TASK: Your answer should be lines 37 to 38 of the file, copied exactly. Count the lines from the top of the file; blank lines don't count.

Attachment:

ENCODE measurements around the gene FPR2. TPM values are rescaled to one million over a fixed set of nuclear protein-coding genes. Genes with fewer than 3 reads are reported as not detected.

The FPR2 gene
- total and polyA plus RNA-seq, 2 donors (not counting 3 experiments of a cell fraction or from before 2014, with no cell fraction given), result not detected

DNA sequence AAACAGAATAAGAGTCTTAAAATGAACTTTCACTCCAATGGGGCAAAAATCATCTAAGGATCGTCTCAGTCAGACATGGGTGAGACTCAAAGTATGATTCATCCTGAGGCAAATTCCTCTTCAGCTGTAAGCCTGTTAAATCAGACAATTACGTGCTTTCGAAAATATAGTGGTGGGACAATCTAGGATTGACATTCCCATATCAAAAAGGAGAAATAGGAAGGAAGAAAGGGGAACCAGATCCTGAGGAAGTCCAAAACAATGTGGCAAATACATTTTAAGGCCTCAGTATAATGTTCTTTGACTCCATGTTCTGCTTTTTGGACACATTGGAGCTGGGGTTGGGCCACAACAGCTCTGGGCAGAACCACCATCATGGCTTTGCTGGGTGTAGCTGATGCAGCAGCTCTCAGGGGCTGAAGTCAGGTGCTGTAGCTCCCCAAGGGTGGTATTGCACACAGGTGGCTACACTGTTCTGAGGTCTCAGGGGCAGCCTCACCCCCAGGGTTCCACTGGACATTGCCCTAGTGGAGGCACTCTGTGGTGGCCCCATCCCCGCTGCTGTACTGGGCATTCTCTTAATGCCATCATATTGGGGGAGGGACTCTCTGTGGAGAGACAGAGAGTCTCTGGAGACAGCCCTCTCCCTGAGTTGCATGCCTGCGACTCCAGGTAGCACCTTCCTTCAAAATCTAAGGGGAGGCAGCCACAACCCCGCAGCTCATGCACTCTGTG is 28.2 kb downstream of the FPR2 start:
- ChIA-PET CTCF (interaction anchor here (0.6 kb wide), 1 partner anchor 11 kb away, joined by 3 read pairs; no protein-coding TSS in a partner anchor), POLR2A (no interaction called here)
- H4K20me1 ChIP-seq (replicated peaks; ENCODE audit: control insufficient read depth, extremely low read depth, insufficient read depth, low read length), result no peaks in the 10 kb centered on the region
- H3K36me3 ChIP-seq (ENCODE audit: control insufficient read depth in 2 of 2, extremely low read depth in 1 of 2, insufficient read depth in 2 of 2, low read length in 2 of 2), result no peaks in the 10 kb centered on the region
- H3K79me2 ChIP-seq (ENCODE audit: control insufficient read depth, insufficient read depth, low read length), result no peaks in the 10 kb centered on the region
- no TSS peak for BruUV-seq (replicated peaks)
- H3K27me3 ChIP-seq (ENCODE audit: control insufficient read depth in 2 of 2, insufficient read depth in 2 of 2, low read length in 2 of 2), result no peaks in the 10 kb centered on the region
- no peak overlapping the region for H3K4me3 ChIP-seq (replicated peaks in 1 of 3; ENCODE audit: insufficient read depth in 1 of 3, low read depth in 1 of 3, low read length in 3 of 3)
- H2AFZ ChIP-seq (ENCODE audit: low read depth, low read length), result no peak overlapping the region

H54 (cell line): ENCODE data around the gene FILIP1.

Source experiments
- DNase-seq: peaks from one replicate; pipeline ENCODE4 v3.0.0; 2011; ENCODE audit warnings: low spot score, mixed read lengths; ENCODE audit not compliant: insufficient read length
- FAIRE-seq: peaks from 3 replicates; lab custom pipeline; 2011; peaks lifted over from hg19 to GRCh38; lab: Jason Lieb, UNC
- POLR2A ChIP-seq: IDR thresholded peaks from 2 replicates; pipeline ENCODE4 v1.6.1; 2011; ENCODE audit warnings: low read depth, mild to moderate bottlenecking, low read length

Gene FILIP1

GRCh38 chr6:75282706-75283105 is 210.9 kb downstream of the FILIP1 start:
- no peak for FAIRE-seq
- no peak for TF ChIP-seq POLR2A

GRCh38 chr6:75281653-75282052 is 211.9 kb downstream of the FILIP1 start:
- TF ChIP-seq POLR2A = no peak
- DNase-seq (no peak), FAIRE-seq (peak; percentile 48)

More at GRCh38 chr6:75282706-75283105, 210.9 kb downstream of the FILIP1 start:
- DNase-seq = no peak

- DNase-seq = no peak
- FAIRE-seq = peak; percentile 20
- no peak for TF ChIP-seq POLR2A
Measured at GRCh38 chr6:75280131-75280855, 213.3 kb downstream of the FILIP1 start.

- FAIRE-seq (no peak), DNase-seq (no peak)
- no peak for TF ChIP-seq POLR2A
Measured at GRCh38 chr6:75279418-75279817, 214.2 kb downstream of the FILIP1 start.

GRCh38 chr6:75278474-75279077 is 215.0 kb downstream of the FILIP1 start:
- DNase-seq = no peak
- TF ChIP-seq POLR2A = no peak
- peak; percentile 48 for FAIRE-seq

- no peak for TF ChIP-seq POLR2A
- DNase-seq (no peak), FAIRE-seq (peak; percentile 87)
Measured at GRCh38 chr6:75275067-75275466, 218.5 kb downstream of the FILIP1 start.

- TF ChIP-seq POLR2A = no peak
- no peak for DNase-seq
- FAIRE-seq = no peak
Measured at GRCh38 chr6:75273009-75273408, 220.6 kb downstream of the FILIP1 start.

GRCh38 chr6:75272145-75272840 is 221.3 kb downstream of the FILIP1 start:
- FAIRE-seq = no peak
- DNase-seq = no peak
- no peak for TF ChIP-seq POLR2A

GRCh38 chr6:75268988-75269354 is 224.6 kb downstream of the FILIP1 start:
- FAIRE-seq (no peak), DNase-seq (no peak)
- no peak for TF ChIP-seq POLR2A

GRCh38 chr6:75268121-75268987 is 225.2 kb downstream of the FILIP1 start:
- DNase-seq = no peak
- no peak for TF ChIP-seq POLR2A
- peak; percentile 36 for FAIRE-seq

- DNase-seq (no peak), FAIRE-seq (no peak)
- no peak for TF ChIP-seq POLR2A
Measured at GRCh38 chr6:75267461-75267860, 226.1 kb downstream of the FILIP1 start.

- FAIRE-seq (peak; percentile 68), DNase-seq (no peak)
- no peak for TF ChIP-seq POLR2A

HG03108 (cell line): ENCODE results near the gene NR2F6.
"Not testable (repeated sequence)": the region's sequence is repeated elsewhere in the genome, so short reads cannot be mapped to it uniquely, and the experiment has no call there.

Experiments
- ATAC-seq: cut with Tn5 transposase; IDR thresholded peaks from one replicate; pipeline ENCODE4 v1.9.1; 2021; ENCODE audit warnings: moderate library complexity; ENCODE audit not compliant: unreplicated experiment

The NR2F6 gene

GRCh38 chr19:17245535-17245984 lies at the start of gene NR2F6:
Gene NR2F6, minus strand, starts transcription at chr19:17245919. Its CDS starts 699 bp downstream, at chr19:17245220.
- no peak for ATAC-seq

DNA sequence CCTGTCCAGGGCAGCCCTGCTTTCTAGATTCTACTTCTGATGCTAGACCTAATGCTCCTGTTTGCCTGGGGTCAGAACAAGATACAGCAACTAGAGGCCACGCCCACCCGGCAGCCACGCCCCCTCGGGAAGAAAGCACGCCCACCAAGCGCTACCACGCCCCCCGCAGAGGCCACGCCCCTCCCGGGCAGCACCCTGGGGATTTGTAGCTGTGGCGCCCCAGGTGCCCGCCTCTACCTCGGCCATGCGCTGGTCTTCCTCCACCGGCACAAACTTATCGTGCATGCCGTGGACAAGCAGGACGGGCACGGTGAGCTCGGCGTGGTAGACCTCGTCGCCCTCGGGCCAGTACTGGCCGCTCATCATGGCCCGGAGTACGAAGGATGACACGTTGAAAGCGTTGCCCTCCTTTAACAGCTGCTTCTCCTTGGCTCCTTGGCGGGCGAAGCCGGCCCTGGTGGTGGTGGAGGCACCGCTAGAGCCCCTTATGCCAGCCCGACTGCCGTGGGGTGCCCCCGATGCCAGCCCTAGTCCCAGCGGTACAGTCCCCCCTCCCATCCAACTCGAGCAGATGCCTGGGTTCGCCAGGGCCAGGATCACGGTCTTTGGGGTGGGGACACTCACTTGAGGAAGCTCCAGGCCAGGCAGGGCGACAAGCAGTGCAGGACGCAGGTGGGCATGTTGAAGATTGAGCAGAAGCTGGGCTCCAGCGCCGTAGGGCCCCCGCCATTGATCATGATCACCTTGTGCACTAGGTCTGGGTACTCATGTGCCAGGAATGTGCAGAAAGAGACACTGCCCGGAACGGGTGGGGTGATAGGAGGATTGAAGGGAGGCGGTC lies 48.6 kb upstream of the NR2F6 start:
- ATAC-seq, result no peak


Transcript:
- peak; percentile 48 for FAIRE-seq

- no peak for TF ChIP-seq POLR2A